Brown cow on meadowNatural. Hormone-free. Cage-free. Pasture-raised. There are so many catch phrases on the front of meat, dairy, and egg labels that conjure up the images of happy, healthy animals being raised under idyllic farming practices. However, many of these terms are either not regulated or don’t quite mean all they seem.

The Food Safety and Inspection Service of the United States Department of Agriculture (USDA) is responsible for the inspection and quality standards for meat, poultry, and processed egg products. The Food and Drug Administration (FDA) regulates all other food items, including seafood and dairy.

 

Regulated Terms

Fresh – USDA term meaning the internal temperature of the meat cannot have been below 26° Fahrenheit.

Natural – Meat and poultry that cannot contain artificial ingredients or added colors and is only minimally processed.

Hormone-free – A USDA-regulated term applicable only to beef and lamb. Hormone use in pork or poultry production is prohibited; therefore, this commonly found phrase on pork and poultry is meaningless.

rBGH/rBST free – Recombinant bovine growth hormone or recombinant bovine somatotropin is a genetically engineered artificial hormone that is injected into dairy cows to increase milk production. Due to heavy lobbying from food giant Monsanto, all milk that is rBGH/rBST-free must also contain the disclaimer “No significant difference has been shown between milk derived from RBST-treated and non-rBST treated cows” regulated by the FDA.[1]

Antibiotic-free – A USDA-regulated term for meat, poultry, eggs, and dairy. The animals must not have received any antibiotics at any point during their lifetime and producers are required to show documentation.

 

Unregulated Terms

Grass-fed – Developed in 2006, this term refers to ruminant animals (cattle, sheep, goat, bison) raised on fresh pasture during the growing season and stored grasses in the winter or drought conditions. However, the USDA standard was revoked in January of 2016.[2]

Pasture-raised – While the term suggests meat and poultry raised outdoors in pasture, it is unregulated and there is no standard definition.

Humane – The term “humane” is unregulated by the government, although there are third-party certifications that can verify the animals were raised with limited stress and able to engage in their natural behaviors.

Cage-free – An unregulated terms that indicates hens are permitted to roam in the henhouse (but not necessarily with outdoor access).

Free-range or free-roaming – The USDA only regulates the term for poultry, not beef, pork, or eggs. Meat hens are required to have outdoor access but the length of time and space is unspecified.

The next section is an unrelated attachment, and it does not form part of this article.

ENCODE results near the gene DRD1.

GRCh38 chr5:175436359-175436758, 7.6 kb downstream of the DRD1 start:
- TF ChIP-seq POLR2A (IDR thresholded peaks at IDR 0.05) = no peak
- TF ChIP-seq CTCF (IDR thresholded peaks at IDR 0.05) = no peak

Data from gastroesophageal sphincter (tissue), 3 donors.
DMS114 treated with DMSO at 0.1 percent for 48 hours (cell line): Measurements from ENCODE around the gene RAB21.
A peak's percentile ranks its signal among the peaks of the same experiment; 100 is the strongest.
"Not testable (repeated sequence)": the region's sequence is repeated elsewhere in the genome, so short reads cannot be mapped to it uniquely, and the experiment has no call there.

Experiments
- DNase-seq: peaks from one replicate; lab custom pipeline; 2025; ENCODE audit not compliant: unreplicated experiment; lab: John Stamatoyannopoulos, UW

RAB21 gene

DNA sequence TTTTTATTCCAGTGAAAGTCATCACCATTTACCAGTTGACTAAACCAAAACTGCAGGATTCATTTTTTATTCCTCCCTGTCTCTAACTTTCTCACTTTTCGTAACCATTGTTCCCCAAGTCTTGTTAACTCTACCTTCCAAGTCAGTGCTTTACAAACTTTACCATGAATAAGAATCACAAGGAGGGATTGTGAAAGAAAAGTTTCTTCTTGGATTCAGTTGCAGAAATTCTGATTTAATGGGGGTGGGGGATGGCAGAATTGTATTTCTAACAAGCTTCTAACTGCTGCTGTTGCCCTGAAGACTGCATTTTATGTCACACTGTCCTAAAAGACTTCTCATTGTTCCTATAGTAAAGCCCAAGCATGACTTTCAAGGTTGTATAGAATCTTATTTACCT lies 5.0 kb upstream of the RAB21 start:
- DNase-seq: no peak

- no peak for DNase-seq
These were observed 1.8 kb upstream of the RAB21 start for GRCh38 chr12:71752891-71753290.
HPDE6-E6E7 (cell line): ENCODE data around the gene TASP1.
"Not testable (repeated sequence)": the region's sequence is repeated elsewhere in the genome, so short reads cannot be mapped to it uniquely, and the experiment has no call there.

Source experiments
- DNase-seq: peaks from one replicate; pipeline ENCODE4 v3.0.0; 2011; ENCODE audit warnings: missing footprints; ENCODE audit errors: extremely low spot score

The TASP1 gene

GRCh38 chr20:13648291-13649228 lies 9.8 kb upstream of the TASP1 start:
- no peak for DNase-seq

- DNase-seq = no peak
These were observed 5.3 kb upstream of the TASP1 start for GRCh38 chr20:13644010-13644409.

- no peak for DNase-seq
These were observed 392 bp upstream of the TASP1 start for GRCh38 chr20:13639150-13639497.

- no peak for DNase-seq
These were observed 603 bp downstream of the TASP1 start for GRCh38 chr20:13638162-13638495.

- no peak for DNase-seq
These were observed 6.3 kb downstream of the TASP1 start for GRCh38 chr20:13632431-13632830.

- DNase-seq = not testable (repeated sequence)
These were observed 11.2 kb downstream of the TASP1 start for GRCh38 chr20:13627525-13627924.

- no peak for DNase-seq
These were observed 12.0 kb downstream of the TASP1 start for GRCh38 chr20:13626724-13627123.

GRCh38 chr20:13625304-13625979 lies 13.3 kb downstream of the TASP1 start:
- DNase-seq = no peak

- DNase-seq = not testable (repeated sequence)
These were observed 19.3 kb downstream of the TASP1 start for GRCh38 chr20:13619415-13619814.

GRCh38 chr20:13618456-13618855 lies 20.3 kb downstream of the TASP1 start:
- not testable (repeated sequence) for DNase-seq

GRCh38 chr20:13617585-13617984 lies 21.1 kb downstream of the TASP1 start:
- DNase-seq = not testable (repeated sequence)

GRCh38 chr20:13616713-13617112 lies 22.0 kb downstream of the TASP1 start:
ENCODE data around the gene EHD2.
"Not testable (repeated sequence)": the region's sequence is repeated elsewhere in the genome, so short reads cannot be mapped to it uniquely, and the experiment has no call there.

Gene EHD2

Third Party Certifications

There are several third-party certifications on the market verifying animal welfare standards. In order to don the label, the farm must be inspected by an independent third party. The farm and their practices must meet or exceed the standards put forth by the certifying body. Standards vary from program to program. For an in-depth comparison of each certifier’s standard, check out this chart from the Animal Welfare Institute.

Below are four common labels you might see:

Animal Welfare Approved – This label is only available to independent family farms that are audited annually, and applies to meat, eggs, and dairy products. This label is considered to have the highest animal welfare and environmental standards. Animals must have continual access to pasture or range, as well as the opportunity to perform natural and instinctive behaviors essential to their health and well-being. Animal Welfare Approved also has a grass-fed certification.

 

American Grassfed Association – This grass-fed certification applies to ruminant animals. Producers are audited annually to ensure animals are only fed grass, are raised on pasture without confinement, are antibiotic and hormone free, and born and raised on American family farms.

 

Global Animal Partnership – This label was developed in partnership with Whole Foods and is used throughout their stores. This program uses a five-step rating program dedicated to improving farm animal welfare.

 

USDA Organic – The National Organic Program includes animal care standards. Animals must be fed 100% organic feed, contain no antibiotics or hormones, and have year-round outdoor access.